One phone call cemented the deal for each other. From there, it was history – the New York State Outdoor Writers Association was formed in 1967. It continues to this day, 55 years later. I joined in 1981 and continue to be a part of this “family.”
He also belonged to other writer groups such as the Outdoor Writers of Canada, the Association of Great Lakes Outdoor Writers, and the New England Outdoor Writers Association as he continued to expand his legion of friends. It was always amazing to me the number of people that he knew and the stories he could tell.
He continued to expand his outdoor writing to publications like Great Lakes Fisherman, Fur-Fish-Game, the New York State Conservation Council Comments, Fins and Feathers, North American Bear Journal, and Lake Ontario Outdoors.
He extended his media involvement into television with “Outdoor World” (a show with longtime friend, John Long, Sr.), as well as several radio shows in the Buffalo/Niagara Falls market. And, yes, he was still working a full-time job.
He belonged to numerous sportsmen’s groups and causes. One love of his was bears. In fact, he became involved with the North American Bear Foundation and served as editor of the group’s quarterly magazine, the North American Bear Journal.
From visiting black bears in the Adirondacks at the dumps in the early days of family camping at Lewey Lake in our Scotty travel trailer, to flying around in a helicopter with Alaskan wildlife biologists in charge of Kodiak bear research, his license plate said it all: “Old Bear.” He was more like a Teddy bear.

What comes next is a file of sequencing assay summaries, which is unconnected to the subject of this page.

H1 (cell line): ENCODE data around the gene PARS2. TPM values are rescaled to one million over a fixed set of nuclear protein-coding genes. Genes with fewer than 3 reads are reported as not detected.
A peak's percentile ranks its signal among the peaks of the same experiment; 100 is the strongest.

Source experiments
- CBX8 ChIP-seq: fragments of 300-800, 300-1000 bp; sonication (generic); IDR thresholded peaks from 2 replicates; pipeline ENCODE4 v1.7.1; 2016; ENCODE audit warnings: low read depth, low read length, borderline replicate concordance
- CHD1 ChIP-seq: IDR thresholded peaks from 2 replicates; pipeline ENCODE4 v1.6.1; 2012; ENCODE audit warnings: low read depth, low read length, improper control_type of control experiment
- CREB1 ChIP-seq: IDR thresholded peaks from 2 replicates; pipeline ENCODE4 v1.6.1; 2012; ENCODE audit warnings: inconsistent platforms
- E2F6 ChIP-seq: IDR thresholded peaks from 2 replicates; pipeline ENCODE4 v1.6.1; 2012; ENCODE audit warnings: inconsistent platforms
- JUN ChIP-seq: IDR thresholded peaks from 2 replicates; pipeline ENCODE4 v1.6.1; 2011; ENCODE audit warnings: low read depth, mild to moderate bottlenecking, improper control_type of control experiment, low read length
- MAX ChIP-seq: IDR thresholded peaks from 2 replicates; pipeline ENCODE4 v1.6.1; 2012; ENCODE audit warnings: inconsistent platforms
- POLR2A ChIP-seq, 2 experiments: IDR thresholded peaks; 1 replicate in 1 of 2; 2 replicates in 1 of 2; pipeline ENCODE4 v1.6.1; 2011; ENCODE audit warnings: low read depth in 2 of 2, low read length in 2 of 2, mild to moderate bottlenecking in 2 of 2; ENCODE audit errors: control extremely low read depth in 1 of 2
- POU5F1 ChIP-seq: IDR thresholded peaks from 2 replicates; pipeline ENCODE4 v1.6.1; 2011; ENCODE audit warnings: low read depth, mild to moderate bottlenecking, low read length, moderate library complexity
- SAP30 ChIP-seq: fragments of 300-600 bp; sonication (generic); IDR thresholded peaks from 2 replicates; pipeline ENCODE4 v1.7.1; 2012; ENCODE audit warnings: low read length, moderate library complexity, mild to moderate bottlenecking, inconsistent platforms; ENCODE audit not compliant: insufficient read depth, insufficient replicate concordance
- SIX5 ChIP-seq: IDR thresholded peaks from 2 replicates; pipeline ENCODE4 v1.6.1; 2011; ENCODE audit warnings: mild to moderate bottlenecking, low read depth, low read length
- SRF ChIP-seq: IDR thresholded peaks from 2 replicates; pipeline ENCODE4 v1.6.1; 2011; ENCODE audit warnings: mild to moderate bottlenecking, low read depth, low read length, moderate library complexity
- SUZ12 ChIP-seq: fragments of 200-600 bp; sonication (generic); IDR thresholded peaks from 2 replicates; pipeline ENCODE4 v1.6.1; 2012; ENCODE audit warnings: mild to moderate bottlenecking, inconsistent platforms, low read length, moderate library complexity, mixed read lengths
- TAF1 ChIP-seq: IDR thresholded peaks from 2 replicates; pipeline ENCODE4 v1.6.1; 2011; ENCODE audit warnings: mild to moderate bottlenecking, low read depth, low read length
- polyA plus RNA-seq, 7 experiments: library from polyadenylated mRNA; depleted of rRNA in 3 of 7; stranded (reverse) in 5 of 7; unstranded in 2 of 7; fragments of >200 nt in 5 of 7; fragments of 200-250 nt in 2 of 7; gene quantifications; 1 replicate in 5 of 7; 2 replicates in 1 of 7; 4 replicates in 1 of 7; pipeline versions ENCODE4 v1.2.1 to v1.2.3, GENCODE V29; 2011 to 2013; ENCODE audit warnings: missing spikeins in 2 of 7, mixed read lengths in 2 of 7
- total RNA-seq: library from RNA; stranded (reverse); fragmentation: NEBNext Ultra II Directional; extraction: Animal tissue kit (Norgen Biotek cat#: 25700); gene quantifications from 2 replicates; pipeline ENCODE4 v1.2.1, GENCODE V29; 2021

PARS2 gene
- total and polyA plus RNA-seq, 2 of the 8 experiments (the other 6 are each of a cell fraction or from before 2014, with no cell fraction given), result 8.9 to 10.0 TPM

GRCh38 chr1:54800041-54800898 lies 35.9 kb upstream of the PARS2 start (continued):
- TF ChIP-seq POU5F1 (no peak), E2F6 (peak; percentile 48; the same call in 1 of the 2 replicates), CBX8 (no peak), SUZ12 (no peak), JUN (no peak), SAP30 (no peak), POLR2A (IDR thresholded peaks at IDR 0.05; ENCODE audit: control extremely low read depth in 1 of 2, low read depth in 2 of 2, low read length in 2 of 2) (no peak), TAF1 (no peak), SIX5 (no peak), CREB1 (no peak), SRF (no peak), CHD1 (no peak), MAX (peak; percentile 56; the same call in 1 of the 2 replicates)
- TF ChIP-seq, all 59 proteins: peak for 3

For over 35 years, he was an important cog in the conservation/sportsman machine with the NY State Conservation Council, a huge force in the state when it came to rule making, as well as shaping sportsman/conservation issues across the state.
He represented New York for over 35 years as the delegate to the National Wildlife Federation and the Wildlife Management Institute. It all started with local involvement with the Niagara County Federation of Conservation Clubs, and it went as high as serving on the Conservation Fund Advisory Board for NYSCC. There were so many groups, so little time.
If there was an outdoor-related cause he believed in, he would become a supporter. If it was still in the developmental stages, he would help lead the charge.
One such cause was the use of crossbows in New York. He was the founding member and president of the New York State Crossbow Hunters Association to help create a better awareness for crossbows as a hunting tool in the state.
He would give talks and demonstrations around the state, many times with the help of family and friends (yes, I was part of the charge with my brothers Rick and Dave), to help promote crossbows.
He was often criticized by some of the diehard archery groups, calling him names. The funny thing was, he was also at the forefront of the archery movement with compound bows when they were new and controversial.
If he believed in it, he would fight for it.
I could go on and on about the life he lived and the adventures he would be involved with.
That is the way we will choose to remember Big Bill. With a big smile on his face and a twinkle in his eye.
When the funeral concluded with a military burial honor, the playing of Taps sent chills down my spine.
He wouldn’t be around to have lunch or dinner with anymore. He wouldn’t be there for a trip to the Southern Tier for hunting or a nearby writer conference or safari. He won’t physically be involved on the next fishing excursion.
However, he will be there in spirit for it all. Rest in peace, Big Bill. You did it your way.